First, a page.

Wow, roller coaster indeed! I'm so glad you got to hold your little Joshua. I'm looking for pictures!

alison said...

Can't wait to see pictures.

Alison in Ohio

Gmail Account said...

Hello Valerie!

my name is Tolkun Umaraliev, a coordinator of Uzbekistani blogs in I have been reading your blog since it was created and was waiting for this time to say - congratulations! I am really happy for you that you finally achieved your goal - adopted Joshua.

Valerie, i know that you are really busy at the moment, but anyway i will try my luck and ask you - would you like to write couple of stories for Uzbek blogs of about the child adoption in Uzbekistan? It would be really helpful to those who are willing to adopt a child (children) from Uzbekistan.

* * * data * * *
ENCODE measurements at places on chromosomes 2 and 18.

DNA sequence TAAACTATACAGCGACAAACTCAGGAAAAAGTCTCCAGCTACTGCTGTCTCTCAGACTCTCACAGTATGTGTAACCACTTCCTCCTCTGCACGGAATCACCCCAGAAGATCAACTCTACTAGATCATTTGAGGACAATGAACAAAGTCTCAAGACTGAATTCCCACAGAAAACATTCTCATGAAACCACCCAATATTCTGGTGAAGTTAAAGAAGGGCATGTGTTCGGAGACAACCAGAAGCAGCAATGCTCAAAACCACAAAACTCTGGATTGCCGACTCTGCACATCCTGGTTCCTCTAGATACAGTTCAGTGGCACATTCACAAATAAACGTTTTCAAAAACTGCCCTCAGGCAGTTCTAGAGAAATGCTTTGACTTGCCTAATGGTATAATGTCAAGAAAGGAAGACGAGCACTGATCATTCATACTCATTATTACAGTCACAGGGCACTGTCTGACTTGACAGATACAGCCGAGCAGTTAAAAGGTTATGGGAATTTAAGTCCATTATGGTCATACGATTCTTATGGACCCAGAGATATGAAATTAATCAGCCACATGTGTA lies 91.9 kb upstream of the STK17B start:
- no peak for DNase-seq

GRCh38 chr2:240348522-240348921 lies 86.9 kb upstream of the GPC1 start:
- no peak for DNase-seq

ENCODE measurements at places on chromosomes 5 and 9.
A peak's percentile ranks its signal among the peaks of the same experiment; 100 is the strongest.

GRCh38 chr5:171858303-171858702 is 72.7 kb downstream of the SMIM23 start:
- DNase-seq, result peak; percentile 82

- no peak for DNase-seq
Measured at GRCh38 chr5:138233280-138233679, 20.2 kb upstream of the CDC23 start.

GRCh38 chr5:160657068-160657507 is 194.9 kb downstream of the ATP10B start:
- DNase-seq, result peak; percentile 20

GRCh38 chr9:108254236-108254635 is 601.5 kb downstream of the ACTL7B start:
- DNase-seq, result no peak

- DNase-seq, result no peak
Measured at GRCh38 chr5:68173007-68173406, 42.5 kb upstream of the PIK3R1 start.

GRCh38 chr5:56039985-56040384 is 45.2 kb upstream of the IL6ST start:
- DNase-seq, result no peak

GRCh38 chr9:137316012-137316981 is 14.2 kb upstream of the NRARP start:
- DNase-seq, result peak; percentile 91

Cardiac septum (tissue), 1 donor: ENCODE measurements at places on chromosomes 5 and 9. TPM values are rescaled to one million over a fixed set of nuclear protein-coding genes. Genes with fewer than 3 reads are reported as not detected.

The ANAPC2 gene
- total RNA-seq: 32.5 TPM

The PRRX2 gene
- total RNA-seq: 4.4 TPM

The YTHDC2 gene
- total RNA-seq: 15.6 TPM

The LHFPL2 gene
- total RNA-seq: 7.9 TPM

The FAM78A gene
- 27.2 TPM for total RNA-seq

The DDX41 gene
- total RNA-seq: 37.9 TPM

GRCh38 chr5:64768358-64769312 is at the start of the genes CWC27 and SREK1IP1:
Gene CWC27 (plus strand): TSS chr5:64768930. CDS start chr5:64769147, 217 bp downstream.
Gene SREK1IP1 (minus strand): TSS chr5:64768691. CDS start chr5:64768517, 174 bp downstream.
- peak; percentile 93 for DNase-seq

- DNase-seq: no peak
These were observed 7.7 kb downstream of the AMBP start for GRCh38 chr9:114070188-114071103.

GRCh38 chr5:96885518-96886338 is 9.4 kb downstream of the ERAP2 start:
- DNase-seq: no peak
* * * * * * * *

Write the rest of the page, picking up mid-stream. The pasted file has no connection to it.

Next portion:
If you decide to write (i hope you will:), just drop me an email at

Take care!

Heather said...

My Dad really liked Samarkand when he was there, too.

Sending prayers! You are so amazing!

M said...

What an amazing journey you have already encountered. I am so happy that you are getting the opportunity to embelish Josh's life...and he yours.


Ute said...

What nerve wrecking ups and downs, but at the end you will have your son at home. I'm thinking and praying for you.